Musicians and cantors in this recording include: Hrishikesh dasa on organ, Dutiful Rama on timpani, Dhruva on glockenspiel, and cantors Bhavisya devi dasi and Brihan Naradiya Purana devi dasi, plus the congregation of the Cathedral of Understanding, New Vrindaban, West Virginia.

To listen to the New Vrindaban 1988 Morning Program, go to YouTube.

To hear a concert version of Within Vrindaban’s Woods and Groves, go to YouTube.

For more about the New Vrindaban City of God, see Henry Doktorski’s book, Gold, Guns and God, Vol. 8.

The morning service

Late in 1988 the morning service was standardized and consisted of eight songs.

(1) Processional: Lyrics by Hrishikesh dasa. Music: Easter Hymn from Lyra Davidica (1708)

    Gather we to greet our Lord, Hare Krishna.
    Chant his name and hear his word. Hare Krishna.
    Lift your voices, sing with joy! Hare Krishna.
    Praise this glorious cowherd boy, Hare Krishna.

    Rise ye early every day. Hare Krishna.
    Grant us service, Lord, we pray. Hare Krishna.
    Make our hearts pure, free from sin. Hare Krishna.
    Let us know thy love within. Hare Krishna.

(2) Prayers to the Spiritual Masters: English translation by Umapati Swami, melody from a Plainsong chant, accompaniment by Hrishikesh dasa. Cantor: Bhavisya devi dasi.

    All glories to you, Bhaktipada,
    Lord Krishna’s servant dear,
    You worship at his feet and spread
    His message far and near.

    O servitor of Prabhupada,
    You’ve founded in the West
    A city where Lord Krishna’s love
    And pastimes manifest.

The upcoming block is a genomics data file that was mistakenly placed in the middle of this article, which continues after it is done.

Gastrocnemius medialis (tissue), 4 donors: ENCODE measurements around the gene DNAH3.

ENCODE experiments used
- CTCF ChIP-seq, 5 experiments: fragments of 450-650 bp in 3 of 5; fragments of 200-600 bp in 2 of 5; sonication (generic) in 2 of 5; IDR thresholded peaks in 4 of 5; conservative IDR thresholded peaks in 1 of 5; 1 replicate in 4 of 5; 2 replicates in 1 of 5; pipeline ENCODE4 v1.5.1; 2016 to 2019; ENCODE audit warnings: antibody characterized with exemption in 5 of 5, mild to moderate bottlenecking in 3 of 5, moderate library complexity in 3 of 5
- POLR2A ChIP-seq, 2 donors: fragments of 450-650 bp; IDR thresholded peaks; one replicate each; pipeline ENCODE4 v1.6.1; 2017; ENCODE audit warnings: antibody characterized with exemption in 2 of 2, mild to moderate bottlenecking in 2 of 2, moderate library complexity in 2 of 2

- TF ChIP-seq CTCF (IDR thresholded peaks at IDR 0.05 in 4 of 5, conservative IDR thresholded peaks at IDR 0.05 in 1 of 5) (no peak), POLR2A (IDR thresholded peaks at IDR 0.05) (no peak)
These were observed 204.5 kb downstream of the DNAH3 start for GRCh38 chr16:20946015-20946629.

All glories to you, Prabhupada,
    Lord Krishna’s servant dear,
    You worship at his feet and spread
    His message far and near.

    O Saraswati Deva,
    You’ve spread the Holy Name
    And saved the Western countries from
    Impersonalist shame.

(3) Prayers to Tulasi Devi by Chandrasekhara Kavi: English translation by Umapati Swami, melody from a Plainsong chant, accompaniment by Hrishikesh dasa

    I bow before you, Tulasi,
    Beloved of the Lord.
    To serve Radha and Krishna’s feet
    Is my desired reward.

    You grant the wish of one who seeks
    The shelter of your grace.
    You take him home to Vraja Dham,
    Lord Krishna’s holy place.

    I beg that I may live beneath
    Vrindaban’s holy skies,
    Where Radha and Lord Krishna’s love
    Unfolds before one’s eyes.

    I pray that I may take the path
    The cowherd damsels tread.
    I’ll be your serving maid and take
    Your dust upon my head.

    This lowly servant of the Lord
    Desires to find the sea
    Of Radha and Lord Krishna’s love
    And swim eternally.

    I walk around you step by step,
    My sins are cleared away,
    Though I’ve offended saintly souls,
    I beg your grace today.

(4) Pancha Tattva Mantra

    Hail Lord Krishna Chaitanya,
    Master Nityananda,
    Saints Advaita, Gadadhar,
    Srivasa and all Krishna bhaktas.

(5) Hare Krishna Maha-mantra

    Hare Krishna Hare Krishna,
    Krishna Krishna Hare Hare;